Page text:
When you exercise an option, you become a stockholder in the company. Like all stocks, the value could go up or it could go down. Startups, though, are particularly high-risk investments- unlike most shares traded on public exchanges, there is a fairly reasonable chance that you’ll lose 100% of your money. This can happen if the company goes belly-up. Alternatively, the company might be acquired but 100% of the purchase price might go to higher-priority debt and equity holders (the stock issued to employees is usually at the end of the chain).

This downside risk isn’t a big deal to venture capitalists, who are already very wealthy and can diversify by investing in a large portfolio of startups. But, your average tech worker could lose a reasonable chunk of their net worth by exercising options in their employer.

RSUs are better

RSUs avoid most of the problems listed above. In particular they:

  1. Don’t require a degree in finance to value- just multiply the number of shares by the price per share
  2. Don’t need to be exercised- they’re just given to you
  3. Are unlikely to trigger AMT
  4. Have less downside risk- in the worst case, they’re worth nothing, but at least you didn’t pay anything extra for them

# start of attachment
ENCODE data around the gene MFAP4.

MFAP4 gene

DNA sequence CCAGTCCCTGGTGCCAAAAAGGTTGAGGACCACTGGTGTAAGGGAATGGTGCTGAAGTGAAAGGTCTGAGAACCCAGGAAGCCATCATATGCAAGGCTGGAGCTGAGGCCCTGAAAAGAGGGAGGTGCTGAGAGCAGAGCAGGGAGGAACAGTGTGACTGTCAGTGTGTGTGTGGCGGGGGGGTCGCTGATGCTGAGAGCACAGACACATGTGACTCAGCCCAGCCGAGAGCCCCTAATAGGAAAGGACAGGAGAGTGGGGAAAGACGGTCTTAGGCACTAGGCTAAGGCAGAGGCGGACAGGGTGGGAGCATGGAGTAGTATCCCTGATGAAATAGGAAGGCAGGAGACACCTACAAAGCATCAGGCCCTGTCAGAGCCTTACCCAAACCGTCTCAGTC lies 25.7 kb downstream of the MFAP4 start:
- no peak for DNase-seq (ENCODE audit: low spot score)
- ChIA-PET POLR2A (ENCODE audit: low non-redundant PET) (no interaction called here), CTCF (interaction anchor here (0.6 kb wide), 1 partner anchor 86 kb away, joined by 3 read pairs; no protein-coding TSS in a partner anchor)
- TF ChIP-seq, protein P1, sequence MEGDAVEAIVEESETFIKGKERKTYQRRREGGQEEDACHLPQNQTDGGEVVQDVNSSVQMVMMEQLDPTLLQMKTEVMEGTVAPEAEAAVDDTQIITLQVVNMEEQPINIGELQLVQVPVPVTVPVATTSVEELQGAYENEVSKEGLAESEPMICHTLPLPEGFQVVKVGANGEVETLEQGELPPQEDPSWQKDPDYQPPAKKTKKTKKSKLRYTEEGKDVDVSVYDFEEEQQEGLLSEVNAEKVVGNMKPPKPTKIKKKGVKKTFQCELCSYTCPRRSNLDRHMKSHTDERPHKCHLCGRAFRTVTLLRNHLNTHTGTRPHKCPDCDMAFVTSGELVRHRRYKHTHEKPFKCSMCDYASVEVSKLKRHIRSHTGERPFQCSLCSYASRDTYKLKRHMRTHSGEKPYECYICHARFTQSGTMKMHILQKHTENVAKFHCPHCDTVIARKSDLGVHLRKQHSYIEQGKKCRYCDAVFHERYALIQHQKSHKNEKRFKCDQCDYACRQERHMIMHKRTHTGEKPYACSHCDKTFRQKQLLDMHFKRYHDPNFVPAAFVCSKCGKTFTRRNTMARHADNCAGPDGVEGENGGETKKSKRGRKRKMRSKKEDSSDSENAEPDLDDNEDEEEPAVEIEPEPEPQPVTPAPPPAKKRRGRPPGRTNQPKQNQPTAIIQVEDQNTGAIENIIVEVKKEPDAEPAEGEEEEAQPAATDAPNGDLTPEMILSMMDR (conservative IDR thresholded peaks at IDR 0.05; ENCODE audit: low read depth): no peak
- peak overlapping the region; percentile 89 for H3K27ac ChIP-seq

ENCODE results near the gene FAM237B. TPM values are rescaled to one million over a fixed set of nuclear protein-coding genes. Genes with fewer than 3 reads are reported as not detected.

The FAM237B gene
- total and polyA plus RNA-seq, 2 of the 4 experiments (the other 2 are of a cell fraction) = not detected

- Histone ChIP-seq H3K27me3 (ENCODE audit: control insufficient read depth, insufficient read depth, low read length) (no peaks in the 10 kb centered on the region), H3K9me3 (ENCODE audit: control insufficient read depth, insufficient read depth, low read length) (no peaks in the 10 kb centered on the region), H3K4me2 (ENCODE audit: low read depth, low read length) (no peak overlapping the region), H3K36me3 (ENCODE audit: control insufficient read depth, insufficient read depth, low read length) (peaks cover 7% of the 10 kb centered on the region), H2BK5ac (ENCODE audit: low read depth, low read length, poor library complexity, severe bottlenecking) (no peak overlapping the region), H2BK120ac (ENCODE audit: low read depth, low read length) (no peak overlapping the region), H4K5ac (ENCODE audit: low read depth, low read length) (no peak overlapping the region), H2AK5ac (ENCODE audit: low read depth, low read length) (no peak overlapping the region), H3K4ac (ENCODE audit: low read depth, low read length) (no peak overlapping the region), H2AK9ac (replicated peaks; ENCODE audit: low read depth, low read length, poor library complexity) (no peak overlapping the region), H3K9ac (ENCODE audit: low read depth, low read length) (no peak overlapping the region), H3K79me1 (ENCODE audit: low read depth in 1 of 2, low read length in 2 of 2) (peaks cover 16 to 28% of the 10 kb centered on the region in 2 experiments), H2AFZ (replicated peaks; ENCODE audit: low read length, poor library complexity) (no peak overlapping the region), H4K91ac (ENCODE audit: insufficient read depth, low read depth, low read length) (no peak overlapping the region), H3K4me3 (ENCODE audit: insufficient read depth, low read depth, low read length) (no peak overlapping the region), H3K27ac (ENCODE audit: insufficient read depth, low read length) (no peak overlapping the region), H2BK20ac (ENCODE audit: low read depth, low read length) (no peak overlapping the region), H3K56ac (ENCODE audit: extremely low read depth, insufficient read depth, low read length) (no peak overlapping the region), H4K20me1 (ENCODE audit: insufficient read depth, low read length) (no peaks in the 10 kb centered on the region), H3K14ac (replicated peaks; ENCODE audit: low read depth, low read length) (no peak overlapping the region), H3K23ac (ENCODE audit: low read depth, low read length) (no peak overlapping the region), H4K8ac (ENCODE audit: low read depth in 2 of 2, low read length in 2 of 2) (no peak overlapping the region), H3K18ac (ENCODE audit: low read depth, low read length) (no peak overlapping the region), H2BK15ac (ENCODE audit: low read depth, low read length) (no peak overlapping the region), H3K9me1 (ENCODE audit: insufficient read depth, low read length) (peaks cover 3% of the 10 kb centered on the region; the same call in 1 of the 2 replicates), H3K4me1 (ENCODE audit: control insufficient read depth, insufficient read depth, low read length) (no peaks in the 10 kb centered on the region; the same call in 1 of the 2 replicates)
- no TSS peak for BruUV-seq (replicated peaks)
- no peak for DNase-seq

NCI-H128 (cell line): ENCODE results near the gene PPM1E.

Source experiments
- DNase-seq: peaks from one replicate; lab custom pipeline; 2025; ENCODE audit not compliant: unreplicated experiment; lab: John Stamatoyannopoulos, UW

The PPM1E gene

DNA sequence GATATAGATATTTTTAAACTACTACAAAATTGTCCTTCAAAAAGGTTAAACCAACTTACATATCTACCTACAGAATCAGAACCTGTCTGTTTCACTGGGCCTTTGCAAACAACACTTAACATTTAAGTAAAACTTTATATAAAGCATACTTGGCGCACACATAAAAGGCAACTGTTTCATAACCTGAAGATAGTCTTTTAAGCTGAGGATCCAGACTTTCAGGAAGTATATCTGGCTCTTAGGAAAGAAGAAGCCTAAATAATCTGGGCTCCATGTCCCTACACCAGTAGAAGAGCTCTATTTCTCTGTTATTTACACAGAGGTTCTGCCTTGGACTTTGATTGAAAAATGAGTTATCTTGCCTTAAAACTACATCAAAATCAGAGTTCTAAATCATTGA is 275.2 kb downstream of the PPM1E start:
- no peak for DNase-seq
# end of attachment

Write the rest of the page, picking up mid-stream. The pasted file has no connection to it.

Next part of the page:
5. Make leaving a job low-drama, at least from a financial perspective
  6. Are “imaginary” from a tax standpoint until liquidity
  7. Are easier to deal with at tax time- most of the gain is just income that’s included with salary in your W-2

Unlike ISOs, most of the gain of RSUs is taxed as income at the time of vest. This means that your overall tax burden might be a bit higher compared to ISOs that, when exercised and sold under ideal conditions, can be taxed at lower, long-term capital gains rates.

These tax benefits can be substantial for super wealthy people who have crack teams of accountants handling their finances. But, for everyone else including the vast majority of tech company employees, I think the hassles and extra downside risk just aren’t worth it.

While options might be reasonable for very early companies, companies that are worth more than a couple hundred million dollars can and should switch to RSUs. Or, even better, just give your employees more cash and let them invest it however they want.